How Should I get Started with a Job Search?

Even when the economy is running white-hot, finding quality employment can be a challenge for recent college graduates. In many ways, advanced degrees no longer offer the employment advantages they once did. It all comes down to good job search techniques and a willingness to compete. Experts have always suggested that you should treat your job search just like you would a full-time job. Even with the advent of online job postings and emailable resumes, nothing has fully replaced the face-to-face interview or knocking on the human resource manager's door.

A good job search begins with an honest assessment of your skills. What do you have to offer a company, clients or customers? Now is the time to decide if you truly want to pursue a career in your degree field or consider other pathways.

Decide how you want the world at large to view you in your professional life. Based on this assessment of your strengths, interests, weaknesses and skills, you should be able to focus your job search on the careers that suit you best. Many people start a job search without really understanding what sort of job they're seeking.


Once you know what careers you wish to pursue, you'll need some outside assistance. Find out if your school offers job search assistance for its graduating students. Quite often a school's job placement office receives notices of entry-level positions available to students and graduates. Rather than advertise these positions in the local media, companies often go straight to the source of eligible candidates. Even if an open position is not available at first, it pays to stay in contact with the school's job placement center.

Another important element of a job search is the resume. There are usually dozens of private companies and freelance writers who can help create a strong resume. When starting a job search, you'll need dozens of these resumes printed on resume-quality paper. If you'd rather create a resume on your own, there are numerous reference books and computer-based programs available to guide you through the process.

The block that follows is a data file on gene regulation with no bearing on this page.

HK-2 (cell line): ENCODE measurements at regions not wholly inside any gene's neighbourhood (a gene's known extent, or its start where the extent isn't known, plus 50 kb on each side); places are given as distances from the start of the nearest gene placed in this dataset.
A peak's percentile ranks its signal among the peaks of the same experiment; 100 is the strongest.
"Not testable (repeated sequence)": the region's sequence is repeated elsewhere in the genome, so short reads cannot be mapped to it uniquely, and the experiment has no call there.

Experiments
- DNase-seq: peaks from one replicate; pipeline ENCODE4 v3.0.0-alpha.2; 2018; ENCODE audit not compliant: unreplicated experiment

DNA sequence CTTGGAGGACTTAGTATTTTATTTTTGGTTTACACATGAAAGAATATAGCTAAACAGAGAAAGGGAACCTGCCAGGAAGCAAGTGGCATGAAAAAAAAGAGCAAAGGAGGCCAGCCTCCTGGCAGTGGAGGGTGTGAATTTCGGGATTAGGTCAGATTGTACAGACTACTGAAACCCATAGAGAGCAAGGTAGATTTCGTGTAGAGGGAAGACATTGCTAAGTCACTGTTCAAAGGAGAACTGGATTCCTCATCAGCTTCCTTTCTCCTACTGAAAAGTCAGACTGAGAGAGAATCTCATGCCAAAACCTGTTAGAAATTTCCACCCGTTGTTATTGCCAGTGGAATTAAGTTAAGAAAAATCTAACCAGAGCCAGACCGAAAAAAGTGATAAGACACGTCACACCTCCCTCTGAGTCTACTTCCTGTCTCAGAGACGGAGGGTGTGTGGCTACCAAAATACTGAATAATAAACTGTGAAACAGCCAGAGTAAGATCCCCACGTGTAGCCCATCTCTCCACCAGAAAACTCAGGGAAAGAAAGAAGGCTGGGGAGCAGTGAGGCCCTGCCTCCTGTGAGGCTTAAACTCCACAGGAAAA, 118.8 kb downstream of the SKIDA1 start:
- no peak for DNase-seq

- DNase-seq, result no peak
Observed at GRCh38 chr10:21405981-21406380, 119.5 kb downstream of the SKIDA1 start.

Having a 'master resume' on file can help you tailor each copy towards the specific needs of the potential employer. You can always rearrange your resume to emphasize education, work experience or personal interests. A quality resume is your calling card to the employment world, so make sure it speaks loudly and clearly.

You may also want to consider listing yourself with a professional job search firm or online job listing service such as These job search agencies often have connections and insights not readily available to the general public. This is a popular option among job seekers who have very technical or academic degrees, since the usual job listing services rarely post openings for these positions. These services are not free, but they can keep you from wasting time and money on fruitless local job searches.

When on a job search, your phone and a local newspaper can be your best friends. Start cold calling potential employers to see if any of them might be hiring in the near future. Ask their human resources manager about the proper application process and follow up on his or her advice.

Obtain a copy of each of the local newspapers every morning. Circle any job that sounds promising and follow their application procedures to the letter. An average job search day should consist of mailing out resumes, cold calling local companies, scanning the online job listing services and following up on any local help wanted ads. The goal is to find a satisfying job so you won't have to go through the job search process anymore.



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